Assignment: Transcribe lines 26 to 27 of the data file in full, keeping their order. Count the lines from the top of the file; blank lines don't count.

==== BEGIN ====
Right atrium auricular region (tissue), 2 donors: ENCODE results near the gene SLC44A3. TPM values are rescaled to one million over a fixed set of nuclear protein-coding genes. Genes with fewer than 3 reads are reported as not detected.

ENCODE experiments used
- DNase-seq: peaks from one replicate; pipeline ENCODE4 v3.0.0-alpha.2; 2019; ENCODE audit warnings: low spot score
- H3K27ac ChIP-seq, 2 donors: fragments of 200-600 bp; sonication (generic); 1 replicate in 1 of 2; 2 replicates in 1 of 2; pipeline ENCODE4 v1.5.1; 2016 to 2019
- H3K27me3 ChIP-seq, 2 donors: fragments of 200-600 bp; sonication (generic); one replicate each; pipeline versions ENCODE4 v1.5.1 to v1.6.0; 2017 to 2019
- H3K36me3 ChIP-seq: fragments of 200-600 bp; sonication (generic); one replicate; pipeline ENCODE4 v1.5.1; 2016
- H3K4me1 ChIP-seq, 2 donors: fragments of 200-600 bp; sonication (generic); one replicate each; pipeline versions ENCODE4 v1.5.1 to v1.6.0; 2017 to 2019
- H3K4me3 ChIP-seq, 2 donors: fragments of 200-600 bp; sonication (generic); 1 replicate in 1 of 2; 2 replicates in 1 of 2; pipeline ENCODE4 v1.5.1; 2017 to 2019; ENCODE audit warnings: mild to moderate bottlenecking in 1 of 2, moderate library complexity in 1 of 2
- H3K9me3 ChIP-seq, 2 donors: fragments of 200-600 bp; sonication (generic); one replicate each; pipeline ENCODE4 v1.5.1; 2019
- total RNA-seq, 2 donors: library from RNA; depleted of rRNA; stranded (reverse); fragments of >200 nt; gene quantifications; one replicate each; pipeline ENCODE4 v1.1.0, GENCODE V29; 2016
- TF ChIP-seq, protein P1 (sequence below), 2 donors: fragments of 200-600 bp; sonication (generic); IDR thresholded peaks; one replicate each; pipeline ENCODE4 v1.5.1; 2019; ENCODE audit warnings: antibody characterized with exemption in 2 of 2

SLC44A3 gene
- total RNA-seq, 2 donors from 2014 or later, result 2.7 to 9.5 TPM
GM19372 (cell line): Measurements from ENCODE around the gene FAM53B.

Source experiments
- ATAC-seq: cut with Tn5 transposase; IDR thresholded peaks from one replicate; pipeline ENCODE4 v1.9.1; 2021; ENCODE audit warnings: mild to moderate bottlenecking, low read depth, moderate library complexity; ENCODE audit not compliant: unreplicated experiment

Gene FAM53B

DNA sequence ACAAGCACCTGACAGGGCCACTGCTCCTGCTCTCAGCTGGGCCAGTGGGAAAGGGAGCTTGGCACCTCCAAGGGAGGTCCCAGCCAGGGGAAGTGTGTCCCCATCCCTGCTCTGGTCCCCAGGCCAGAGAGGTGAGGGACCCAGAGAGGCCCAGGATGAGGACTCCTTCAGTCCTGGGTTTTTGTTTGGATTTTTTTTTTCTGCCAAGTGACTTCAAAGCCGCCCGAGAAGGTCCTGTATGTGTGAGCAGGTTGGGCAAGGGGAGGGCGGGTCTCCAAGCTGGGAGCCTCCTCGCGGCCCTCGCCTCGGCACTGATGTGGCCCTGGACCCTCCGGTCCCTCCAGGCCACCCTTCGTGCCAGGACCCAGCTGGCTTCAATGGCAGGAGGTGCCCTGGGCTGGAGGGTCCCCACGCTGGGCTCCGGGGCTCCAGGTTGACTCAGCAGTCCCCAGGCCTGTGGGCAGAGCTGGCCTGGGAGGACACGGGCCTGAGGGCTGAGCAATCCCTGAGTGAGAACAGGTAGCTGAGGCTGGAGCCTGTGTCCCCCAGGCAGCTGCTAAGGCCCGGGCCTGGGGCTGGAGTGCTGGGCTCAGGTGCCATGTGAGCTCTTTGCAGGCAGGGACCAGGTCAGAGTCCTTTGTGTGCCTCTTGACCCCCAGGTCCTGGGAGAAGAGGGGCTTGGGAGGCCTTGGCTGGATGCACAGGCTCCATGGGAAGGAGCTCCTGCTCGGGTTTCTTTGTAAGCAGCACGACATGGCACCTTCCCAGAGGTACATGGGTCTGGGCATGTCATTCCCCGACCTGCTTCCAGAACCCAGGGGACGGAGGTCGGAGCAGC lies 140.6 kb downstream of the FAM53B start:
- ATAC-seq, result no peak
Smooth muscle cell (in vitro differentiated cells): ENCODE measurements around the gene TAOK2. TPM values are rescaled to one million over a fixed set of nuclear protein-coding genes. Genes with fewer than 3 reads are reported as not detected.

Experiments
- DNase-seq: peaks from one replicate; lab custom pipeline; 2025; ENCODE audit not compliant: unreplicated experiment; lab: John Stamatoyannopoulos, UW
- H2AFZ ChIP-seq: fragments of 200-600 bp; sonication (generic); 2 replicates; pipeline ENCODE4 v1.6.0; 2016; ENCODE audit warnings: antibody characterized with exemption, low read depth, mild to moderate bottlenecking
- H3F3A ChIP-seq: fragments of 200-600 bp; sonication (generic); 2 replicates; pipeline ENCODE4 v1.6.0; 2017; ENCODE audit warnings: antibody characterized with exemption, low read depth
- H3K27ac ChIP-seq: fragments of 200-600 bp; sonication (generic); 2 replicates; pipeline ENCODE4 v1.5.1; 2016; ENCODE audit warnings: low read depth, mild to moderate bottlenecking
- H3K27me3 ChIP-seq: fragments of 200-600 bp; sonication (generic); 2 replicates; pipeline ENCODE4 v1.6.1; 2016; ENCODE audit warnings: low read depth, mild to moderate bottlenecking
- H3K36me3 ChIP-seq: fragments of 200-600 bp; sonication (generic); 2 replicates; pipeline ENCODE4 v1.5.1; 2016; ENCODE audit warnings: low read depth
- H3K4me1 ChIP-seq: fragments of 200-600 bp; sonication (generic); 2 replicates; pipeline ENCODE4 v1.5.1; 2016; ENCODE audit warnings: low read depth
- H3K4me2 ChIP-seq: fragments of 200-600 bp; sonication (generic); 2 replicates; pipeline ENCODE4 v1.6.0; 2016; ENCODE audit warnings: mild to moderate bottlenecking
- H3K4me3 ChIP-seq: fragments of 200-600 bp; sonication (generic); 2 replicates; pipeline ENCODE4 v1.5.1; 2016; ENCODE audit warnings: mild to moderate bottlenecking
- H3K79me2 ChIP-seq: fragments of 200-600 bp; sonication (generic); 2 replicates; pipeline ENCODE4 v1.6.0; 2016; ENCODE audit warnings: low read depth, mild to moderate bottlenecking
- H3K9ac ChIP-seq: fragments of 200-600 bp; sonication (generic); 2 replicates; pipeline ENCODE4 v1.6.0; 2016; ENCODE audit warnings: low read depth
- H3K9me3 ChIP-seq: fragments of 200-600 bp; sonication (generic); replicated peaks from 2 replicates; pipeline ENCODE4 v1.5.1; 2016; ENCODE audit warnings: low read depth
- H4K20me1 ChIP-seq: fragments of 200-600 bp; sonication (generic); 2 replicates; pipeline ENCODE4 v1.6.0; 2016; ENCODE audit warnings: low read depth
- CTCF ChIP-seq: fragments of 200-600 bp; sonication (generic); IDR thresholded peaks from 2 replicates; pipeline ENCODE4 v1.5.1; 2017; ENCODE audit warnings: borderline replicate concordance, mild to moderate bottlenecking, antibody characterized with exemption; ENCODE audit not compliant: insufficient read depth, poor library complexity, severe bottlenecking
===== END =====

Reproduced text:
- H3K27me3 ChIP-seq: fragments of 200-600 bp; sonication (generic); 2 replicates; pipeline ENCODE4 v1.6.1; 2016; ENCODE audit warnings: low read depth, mild to moderate bottlenecking
- H3K36me3 ChIP-seq: fragments of 200-600 bp; sonication (generic); 2 replicates; pipeline ENCODE4 v1.5.1; 2016; ENCODE audit warnings: low read depth